This entry was originally published on the CloudSource blog in February 2012.
In part 3 of this series we pointed out the CIO should become a “strategic service broker.” In parts 4, 5 and 6, we looked at criteria to decide which services should be delivered by the IT department itself and which could be sourced from outside service providers. That’s looking at the problem from a pure service provisioning perspective.
Let’s now put ourselves in the shoes of the end-user. Does the end-user care from where the service is sourced? Probably not. So, the real issue for the CIO and the IT department is to source services from multiple origins with no effect to the end-user. Let’s think about how we could do this.
The role of the service catalog
As a user, I want to use the services I’m eligible too without having to know where they are provisioned from. To do that, I want a service catalog, something that looks like the app store I use to choose the mobile applications I download on my smart phone or tablet. Once logged on I get a list of what I can choose from and make the appropriate choice. Do I need to know where the service is coming from? Absolutely not. I just want to know what I will receive (please describe it to me in layman’s terms), and if the cost is charged to my budget, tell me how much it costs.
That’s fundamentally what the service catalog does. Once you have authenticated yourself, the portal uses your credentials to define which services you are allowed to choose from. You can scan through the services, search them, look at the details of what will be delivered and in some cases even get feedback from other users.
However, you should realize the service that is described to you may turn out to be a combination of multiple services, some of which may be sourced internally and others externally.
Services & service elements
Let me give you an example. Assume you are an R&D project manager and start up a new project. You have a global team and need a “project collaboration environment.” As far as you are concerned, this is ONE service, providing you a communication and collaboration platform that will help your team in the project. It consists in a document repository, a collaborative documentation tool, a digital whiteboard to be used during teleconferences, a project e-mail address, a forum where you can discuss topics and a platform on which you can propose and evaluate ideas, suggestions, etc. In reality this service uses Microsoft SharePoint, HP’s Virtual Room service, a wiki, a forum and an ideation platform. Each of those is actually a service in its own right. Each of them may even be proposed in the service catalog as a separate service, but for the service I illustrate here, they are serving as service elements. You may decide to keep the SharePoint and wiki internal for example (they contain your IP) and use external services for the others.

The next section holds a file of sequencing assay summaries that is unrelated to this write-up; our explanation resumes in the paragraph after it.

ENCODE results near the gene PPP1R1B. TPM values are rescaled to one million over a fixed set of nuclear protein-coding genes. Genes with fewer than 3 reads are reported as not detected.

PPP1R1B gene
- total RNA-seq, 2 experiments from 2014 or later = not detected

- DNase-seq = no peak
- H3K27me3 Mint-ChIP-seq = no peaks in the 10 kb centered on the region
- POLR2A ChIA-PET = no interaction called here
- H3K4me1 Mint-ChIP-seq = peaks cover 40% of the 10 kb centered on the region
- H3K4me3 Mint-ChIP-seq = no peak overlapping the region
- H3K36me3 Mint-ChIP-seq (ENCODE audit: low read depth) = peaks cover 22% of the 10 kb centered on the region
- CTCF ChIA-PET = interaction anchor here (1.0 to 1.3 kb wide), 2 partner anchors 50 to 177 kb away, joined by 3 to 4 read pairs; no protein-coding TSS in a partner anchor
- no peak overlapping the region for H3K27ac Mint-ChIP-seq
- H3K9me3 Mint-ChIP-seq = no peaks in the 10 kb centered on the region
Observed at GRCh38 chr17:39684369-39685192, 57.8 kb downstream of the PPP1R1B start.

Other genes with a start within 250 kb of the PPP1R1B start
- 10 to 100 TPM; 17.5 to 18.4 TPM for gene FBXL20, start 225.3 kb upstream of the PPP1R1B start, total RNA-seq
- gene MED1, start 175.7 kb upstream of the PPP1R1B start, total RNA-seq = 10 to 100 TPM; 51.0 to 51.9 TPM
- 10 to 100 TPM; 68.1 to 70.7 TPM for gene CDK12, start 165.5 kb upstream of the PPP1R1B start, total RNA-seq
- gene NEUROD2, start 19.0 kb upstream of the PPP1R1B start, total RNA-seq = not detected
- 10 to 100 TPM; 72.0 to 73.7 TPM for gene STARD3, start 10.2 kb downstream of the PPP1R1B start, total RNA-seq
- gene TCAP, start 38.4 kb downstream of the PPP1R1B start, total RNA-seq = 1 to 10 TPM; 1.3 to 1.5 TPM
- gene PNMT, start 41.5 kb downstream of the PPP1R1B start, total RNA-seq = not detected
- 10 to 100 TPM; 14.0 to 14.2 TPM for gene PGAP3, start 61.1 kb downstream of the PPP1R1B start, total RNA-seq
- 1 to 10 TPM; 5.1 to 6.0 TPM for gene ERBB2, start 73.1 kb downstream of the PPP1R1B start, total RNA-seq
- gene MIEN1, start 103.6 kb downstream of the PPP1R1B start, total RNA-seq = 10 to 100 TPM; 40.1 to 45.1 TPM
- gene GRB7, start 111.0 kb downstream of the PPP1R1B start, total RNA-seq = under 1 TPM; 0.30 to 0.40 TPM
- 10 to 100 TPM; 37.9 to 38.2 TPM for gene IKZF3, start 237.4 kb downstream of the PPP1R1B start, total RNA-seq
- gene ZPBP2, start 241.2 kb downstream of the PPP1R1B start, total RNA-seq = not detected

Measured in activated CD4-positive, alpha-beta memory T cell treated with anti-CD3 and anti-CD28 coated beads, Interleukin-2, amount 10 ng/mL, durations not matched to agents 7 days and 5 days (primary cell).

Whether it’s a service present in the service catalog, a service element, part of a larger service, or if the service is performed by an external provider, the cloud needs to interact with an external cloud service. That is what we call aggregation. Multiple actions need to be executed as part of this process:
- When the user chooses the service, once the approval process is performed (if any), the cloud environment reviews whether this is a service that is delivered locally or by an external environment.
- If delivered by the cloud, the service orchestration takes place. It may be that despite the overall service is delivered by the cloud itself, some service elements may be delivered by other clouds.
- If a service (or service element) is delivered by an external provider, the local cloud functionality interacts with that external provider through the use of API’s. It requests the provisioning of the service and receives the credentials for the users. Those credentials are stored against the user to allow him or her to access the service once logged into the cloud without having to log into this external service using different identification.
- Next time the user wants to use this external service, he logs into the cloud platform using his regular credentials, and the aggregation function opens his session on the remote cloud from which the service is sourced. From that moment, the user works directly with the external cloud service and performs his duties. The external service meters consumption, checks whether the service quality adheres to the SLA, etc.
- On a regular basis, the external service provides to the local cloud platform information on billing and service levels. That information is used to bill the user for all services he consumes (both internal and external). Again, the user does not want two different bills.
These are the main functions performed by the aggregation function. Obviously, aggregation is also responsible to ensure end-to-end security for the user in a transparent way to him or her.
Aggregation allows a CIO to truly become the “strategic service broker” while providing his or her business users one place to get the services from. It’s an important concept that may not be fully understood yet as many discussions are still limited to the provisioning of infrastructure. But don’t worry, it’s coming. NIST calls it the Cloud Broker concept. Unfortunately they see this as an external service provider in its own right and completely miss the internal dimension. In my mind that’s the most important. What do you think?